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Breakthrough in Optical Interconnects for Computers

Category: Science & Technology
Posted: 05:43AM

Power consumption is a big deal in electronics, and, believe it or not, but a lot of energy is used just transmitting data along interconnects between chips. To cut power usage, some have been looking for ways to replace the electrical interconnects with optical ones. Now researchers at Stanford University have made this idea more practical with an inverse design algorithm.

Most likely, the optical interconnects that would be used in computers would be made of silicon, which is transparent to infrared light like glass is to visible light. What has been holding back the deployment of these interconnects has been the need to design each connection individually. By developing an inverse design algorithm, the Stanford researchers may have solved that problem. This algorithm will allow someone to plug in the properties they want and get a producible design out.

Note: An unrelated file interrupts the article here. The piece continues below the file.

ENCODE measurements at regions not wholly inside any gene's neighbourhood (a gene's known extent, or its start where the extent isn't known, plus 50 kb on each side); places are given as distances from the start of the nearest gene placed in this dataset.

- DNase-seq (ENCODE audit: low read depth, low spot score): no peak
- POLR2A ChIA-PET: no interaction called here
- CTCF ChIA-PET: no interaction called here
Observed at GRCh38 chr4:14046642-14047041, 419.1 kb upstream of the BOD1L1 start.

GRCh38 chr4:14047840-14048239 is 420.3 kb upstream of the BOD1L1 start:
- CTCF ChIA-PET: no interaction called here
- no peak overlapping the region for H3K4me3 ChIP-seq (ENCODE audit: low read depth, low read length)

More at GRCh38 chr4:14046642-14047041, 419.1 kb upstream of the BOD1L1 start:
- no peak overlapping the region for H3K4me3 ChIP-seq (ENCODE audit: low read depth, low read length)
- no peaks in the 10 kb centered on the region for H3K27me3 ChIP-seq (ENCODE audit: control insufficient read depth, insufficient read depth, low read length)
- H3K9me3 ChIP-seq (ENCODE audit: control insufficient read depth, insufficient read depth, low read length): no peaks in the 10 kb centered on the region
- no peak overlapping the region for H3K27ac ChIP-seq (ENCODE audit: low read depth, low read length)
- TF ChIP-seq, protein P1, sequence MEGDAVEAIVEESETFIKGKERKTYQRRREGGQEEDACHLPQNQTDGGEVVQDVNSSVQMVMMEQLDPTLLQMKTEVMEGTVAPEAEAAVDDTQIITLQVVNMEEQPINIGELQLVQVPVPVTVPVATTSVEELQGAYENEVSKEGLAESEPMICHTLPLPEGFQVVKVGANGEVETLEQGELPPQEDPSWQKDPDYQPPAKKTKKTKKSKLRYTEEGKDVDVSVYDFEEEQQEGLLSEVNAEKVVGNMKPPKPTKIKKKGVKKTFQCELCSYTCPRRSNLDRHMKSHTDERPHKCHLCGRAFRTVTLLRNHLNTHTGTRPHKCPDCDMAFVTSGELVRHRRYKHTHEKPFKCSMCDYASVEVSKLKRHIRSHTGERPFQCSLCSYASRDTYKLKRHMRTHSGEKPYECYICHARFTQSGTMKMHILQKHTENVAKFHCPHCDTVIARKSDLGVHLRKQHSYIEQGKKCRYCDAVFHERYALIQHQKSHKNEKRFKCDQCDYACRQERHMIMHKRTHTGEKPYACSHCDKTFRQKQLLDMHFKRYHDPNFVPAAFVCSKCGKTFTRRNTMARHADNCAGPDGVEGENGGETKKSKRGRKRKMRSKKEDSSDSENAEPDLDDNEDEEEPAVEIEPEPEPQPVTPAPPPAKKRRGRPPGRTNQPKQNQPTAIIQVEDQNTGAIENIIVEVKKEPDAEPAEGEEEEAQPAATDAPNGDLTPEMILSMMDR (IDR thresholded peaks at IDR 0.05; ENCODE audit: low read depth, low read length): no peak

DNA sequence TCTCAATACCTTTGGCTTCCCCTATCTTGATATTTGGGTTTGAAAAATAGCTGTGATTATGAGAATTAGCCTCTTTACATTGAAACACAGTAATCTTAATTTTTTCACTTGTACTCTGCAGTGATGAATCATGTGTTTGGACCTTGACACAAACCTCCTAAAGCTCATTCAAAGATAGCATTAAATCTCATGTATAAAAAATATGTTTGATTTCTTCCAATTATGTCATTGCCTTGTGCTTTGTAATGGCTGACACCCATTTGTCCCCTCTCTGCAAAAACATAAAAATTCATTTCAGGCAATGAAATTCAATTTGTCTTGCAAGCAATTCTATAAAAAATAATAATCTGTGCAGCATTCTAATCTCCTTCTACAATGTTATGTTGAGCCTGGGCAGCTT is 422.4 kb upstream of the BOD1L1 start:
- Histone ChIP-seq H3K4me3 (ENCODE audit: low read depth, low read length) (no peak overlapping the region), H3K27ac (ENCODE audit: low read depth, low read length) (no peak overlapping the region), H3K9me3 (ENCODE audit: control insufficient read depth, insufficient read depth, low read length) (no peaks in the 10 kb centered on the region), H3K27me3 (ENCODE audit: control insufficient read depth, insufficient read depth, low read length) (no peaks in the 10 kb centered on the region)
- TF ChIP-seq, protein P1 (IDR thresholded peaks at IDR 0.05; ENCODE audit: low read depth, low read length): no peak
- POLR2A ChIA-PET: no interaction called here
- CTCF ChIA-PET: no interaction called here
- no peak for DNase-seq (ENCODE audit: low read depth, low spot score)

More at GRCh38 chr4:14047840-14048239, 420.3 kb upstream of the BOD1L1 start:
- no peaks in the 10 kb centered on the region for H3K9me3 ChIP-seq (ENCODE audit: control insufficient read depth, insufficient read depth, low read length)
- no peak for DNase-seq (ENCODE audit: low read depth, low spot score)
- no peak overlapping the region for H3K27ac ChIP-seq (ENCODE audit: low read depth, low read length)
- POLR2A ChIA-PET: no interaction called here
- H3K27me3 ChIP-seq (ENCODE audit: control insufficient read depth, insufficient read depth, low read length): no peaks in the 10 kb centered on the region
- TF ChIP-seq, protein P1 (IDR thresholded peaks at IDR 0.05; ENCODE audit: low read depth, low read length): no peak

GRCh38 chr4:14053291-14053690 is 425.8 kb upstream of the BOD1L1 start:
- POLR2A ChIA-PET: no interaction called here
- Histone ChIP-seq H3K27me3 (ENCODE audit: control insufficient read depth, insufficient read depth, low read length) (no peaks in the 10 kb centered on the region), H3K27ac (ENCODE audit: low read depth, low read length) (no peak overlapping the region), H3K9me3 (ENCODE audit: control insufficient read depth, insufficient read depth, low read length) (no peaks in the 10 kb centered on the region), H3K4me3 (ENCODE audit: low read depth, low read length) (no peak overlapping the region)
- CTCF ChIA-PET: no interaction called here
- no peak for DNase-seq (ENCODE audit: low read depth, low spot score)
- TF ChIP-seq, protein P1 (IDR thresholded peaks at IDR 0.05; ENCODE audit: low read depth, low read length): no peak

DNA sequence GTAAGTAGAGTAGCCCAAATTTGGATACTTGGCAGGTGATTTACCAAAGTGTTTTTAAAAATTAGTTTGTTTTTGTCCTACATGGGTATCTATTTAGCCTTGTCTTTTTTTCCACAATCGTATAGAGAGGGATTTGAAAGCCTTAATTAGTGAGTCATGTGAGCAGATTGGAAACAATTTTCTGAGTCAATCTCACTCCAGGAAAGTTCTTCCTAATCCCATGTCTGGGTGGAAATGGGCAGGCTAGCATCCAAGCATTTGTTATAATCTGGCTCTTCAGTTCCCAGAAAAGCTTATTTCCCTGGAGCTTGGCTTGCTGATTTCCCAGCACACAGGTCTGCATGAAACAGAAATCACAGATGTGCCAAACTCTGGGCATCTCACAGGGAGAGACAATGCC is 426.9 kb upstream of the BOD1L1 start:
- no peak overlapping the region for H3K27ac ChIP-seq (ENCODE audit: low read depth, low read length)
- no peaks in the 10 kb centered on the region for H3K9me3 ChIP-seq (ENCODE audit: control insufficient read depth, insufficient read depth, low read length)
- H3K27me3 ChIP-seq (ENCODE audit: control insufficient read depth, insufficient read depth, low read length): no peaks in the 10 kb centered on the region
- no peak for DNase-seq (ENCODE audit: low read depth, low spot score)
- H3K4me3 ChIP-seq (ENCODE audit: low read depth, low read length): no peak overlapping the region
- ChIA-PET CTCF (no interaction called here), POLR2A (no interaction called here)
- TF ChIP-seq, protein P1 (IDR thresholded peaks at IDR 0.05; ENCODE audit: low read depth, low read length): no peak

The researchers have already demonstrated the algorithm by designing optical circuits and building them in their lab, which bodes well for adoption at commercial fabricators. From this tool we could see an interesting, new generation of electronics that could be far more efficient than modern computers, and potentially also transmit more information at the same time, as chip-scale optical links can carry 20 times the data.

Source: Stanford University

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